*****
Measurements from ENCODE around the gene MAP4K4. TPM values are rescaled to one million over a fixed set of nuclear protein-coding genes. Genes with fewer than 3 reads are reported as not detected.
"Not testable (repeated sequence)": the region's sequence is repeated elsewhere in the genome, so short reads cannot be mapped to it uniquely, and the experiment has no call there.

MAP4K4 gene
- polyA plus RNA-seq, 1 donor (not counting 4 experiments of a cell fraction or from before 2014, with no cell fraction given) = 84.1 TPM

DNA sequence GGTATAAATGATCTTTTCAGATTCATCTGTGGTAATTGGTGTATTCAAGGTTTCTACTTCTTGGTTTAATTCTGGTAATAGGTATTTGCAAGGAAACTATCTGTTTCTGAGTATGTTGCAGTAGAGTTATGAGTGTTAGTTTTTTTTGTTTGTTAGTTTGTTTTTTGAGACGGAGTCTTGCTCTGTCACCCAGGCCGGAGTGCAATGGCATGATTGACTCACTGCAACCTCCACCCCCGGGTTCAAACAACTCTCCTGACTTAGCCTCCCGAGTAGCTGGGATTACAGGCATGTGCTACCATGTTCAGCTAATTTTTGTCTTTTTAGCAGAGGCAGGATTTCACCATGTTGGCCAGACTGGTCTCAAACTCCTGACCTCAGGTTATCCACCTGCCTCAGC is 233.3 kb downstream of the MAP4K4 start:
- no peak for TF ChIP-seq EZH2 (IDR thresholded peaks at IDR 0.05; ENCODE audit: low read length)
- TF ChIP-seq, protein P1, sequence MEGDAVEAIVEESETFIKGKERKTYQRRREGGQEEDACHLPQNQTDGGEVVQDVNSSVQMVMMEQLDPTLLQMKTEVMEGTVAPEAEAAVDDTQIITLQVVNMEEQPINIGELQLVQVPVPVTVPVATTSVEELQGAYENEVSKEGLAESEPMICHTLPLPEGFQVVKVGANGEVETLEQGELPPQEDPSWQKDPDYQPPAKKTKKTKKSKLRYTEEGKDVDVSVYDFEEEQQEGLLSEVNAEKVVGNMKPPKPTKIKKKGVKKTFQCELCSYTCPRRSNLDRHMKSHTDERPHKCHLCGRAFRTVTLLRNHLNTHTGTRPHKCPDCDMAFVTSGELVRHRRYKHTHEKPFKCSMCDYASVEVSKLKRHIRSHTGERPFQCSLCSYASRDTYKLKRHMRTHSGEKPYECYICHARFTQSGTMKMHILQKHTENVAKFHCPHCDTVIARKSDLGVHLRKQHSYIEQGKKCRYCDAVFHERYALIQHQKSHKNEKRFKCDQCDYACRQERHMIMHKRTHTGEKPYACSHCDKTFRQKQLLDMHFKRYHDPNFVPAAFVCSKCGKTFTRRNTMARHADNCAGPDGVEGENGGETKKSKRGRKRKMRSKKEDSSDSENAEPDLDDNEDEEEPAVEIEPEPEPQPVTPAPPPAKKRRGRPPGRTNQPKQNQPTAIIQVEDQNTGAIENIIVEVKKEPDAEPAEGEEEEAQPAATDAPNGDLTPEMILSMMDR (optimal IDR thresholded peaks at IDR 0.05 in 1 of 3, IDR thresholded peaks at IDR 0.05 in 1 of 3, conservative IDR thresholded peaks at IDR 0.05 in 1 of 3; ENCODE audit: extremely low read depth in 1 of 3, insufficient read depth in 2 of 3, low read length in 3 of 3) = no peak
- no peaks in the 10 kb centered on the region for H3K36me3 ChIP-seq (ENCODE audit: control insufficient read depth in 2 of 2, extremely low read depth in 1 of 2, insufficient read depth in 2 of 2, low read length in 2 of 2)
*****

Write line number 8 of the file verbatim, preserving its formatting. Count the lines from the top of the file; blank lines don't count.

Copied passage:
- no peaks in the 10 kb centered on the region for H3K36me3 ChIP-seq (ENCODE audit: control insufficient read depth in 2 of 2, extremely low read depth in 1 of 2, insufficient read depth in 2 of 2, low read length in 2 of 2)